Many recipes for Spaghetti alla Carbonara use pancetta or bacon. But the original recipe calls for guanciale: cured (but not smoked) pig jowls, or cheeks. It’s easy enough to find in a good Italian food store, but I cure my own. I buy raw heritage Berkshire pork jowls from a farm that raises the pigs humanely, and cure the jowls for about 3 weeks in a combination of salt, pepper and fresh thyme leaves. Then I rinse them, pat them dry, and cut them into portion-sized pieces, which I wrap individually and freeze until I need them. It’s a lot of work, but to me, totally worth it.

3 oz. guanciale

If the guanciale is frozen, let it thaw just a little, then cut it into the smallest cubes you can manage. Place it in a pan and cook them until they’ve browned and crisped beautifully. Keep an eye on the pan, as guanciale can burn easily. Use the fried meat bits for this recipe and save the fat for flavoring a future dish! Set aside.

The Alfredo sauce…

Despite what you get in crappy restaurants like Olive Garden, Alfredo sauce should not be runny or soupy. It should cling to the pasta and be rich in flavor. I use Garofalo gluten-free pasta exclusively, because it tastes just like real pasta. Believe me, I’ve tried every GF pasta out there. I buy mass quantities at Amazon.

1 cup heavy cream
3 tablespoons butter
Fleur de Sel or sea salt
1 lb. pasta, fresh or dried (I used linguine this time because that’s what I had in my pantry)
2/3 cup freshly grated Parmigiano Reggiano cheese
freshly ground black pepper
a very tiny grating of fresh nutmeg (optional for this dish–I leave it out–but used when I make Alfredo)

 

Put 2/3 of the cream and all the butter in a large saucepan that will later accommodate all the pasta. Simmer over medium heat for less than a minute, until the butter and cream have thickened a bit. Turn off the heat.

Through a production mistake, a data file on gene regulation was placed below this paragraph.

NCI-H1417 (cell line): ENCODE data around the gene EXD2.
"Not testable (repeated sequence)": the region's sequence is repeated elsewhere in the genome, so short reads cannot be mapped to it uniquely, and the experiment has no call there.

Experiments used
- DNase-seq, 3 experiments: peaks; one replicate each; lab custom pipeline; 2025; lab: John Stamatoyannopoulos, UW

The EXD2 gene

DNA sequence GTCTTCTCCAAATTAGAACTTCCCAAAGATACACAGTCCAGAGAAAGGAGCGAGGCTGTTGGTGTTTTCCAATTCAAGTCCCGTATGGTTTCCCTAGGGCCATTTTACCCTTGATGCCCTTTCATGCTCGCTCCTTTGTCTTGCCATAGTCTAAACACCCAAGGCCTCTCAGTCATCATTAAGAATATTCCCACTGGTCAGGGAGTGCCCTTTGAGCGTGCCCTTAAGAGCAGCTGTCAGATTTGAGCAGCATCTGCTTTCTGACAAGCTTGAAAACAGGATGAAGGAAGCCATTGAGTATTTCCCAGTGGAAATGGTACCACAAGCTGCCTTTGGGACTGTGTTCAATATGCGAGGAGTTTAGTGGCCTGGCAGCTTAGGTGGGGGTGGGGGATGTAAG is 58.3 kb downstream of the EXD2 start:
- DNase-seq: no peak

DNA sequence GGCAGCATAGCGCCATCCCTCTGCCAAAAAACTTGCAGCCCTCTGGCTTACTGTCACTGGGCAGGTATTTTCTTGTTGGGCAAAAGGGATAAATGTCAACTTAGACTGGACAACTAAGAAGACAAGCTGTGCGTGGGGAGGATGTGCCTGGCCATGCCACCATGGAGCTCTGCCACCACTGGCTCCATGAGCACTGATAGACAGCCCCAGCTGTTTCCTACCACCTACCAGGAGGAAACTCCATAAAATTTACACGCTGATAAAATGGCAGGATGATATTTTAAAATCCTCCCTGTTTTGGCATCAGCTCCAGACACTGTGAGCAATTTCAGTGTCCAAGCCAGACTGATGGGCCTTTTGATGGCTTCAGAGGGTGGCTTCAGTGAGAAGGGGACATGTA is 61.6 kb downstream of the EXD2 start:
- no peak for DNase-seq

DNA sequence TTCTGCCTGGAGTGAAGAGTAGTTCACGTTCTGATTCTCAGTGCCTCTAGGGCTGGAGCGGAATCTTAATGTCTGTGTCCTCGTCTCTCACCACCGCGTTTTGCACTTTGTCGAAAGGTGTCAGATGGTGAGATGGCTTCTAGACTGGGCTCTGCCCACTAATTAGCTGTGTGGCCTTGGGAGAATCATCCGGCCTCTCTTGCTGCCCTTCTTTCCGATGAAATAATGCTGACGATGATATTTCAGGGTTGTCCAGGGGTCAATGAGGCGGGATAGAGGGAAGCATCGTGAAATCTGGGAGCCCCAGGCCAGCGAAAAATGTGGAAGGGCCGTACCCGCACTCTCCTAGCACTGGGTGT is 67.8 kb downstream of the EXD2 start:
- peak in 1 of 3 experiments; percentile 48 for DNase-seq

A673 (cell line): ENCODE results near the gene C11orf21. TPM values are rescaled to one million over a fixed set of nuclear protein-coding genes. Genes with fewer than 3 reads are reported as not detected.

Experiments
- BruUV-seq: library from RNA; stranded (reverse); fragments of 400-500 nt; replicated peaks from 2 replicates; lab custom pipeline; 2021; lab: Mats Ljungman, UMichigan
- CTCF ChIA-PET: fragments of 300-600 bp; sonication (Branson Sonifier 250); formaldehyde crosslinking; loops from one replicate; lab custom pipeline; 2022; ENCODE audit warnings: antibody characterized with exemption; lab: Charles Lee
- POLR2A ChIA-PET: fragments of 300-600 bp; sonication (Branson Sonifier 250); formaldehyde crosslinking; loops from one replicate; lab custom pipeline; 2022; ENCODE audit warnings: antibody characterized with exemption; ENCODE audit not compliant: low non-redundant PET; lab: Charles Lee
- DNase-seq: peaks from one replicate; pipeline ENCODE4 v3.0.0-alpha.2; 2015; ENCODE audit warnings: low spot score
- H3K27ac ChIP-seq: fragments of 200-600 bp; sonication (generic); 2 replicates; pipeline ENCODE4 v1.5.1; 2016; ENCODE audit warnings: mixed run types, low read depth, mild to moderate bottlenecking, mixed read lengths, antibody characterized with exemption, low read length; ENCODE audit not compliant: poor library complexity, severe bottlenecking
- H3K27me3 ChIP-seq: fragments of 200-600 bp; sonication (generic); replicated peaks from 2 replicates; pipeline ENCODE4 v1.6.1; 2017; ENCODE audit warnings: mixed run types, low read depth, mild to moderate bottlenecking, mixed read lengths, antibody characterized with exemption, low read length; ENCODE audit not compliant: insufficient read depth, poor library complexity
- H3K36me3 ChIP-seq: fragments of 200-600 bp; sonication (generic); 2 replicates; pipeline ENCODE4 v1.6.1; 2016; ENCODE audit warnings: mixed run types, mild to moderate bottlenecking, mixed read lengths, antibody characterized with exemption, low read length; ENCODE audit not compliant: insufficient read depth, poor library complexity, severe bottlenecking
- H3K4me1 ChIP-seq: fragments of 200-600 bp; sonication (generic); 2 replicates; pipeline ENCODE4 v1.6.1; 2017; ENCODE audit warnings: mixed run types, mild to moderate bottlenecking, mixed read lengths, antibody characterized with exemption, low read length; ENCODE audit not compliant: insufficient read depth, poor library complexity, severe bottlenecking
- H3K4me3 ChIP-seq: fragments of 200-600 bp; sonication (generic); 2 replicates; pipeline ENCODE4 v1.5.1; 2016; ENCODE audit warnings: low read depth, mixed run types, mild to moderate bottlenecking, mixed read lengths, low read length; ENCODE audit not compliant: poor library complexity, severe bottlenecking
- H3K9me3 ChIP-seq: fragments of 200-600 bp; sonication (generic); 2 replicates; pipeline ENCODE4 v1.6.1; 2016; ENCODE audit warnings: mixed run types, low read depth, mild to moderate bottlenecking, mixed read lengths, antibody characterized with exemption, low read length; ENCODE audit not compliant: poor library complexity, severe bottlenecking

Drop the pasta in a bowl of boiling salted water. If the pasta is fresh, it will take just seconds. If it’s dry, it will take a few minutes. Gluten-free pasta, which is what I use, takes a little longer. Either way, you want to cook the pasta even firmer than al dente, because it will finish cooking in the pan with the butter and cream. Drain the pasta immediately when it reaches that firm stage, and transfer it to the pan with the butter and cream, tossing the pasta gently for a few seconds to coat.

Turn the heat under the saucepan on low, tossing the pasta, coating it with the sauce. Add the rest of the cream, all the Parmigiano Reggiano, a bit of pepper (no salt because the guanciale will add more saltiness later), and the nutmeg (if you’re using it.) Toss briefly until the sauce has thickened and the pasta is well-coated.

 

At this point, you don’t want the pasta to get to dry, so you add…

1 cup of frozen peas

…tossing gently to warm them through. Also add the cooked guanciale at this time.

fullsizerender-5

 

Plate the pasta in a bowl or dish and serve the chicken alongside.

 

 

 

 

 

Pork is magical. And though I’ve loved bacon and pork chops all my life, it’s only recently that I’ve started to appreciate other cuts of pork and how to prepare them. That includes guanciale (pronounced gwan-chee-ah-lay), meat that comes from the cheek (or jowls) of the pig and is cured but not smoked. The process is similar to making pancetta, only pancetta comes from the belly of the beast.
It all started when I wanted to make an authentic spaghetti carbonara, which uses guanciale, not bacon or pancetta as many recipes state. But finding raw pork jowls wasn’t easy at first. Many websites offered smoked jowls. But raw jowls were almost impossible to find, and I just about gave up until I visited my friends Sal and chef Aaron at the Back Eddy restaurant in Westport, Massachusetts. I told them of my dilemma and they said: “Pork jowls? Oh, we can order them for you!” I was psyched!
About a week later, I picked up my jowls, individually wrapped in hermetically sealed ¼ pound packages, and my curing began. The process is simple: salt, pepper, some fresh thyme. Rub it all over the meat, wrap it tightly, and place it in the fridge to cure for a week or two.
4445B294-694F-4519-AB71-778490B12592
Finding room in my spare fridge to cure the meat was easy…everything fit snugly in a Ziploc bag. But after curing, and once I rinsed the excess salt off the jowl pieces, I had to dry them (all 24 of them since I bought 6 pounds.) So I rigged up a special hanging system that used bungy cords and vinyl cable ties. And three weeks later, I was frying up my guanciale in a saute pan and adding it to vegetables, potatoes, and pizza. I even gave guanciale gifts to my foodie friends.
FullSizeRender (2)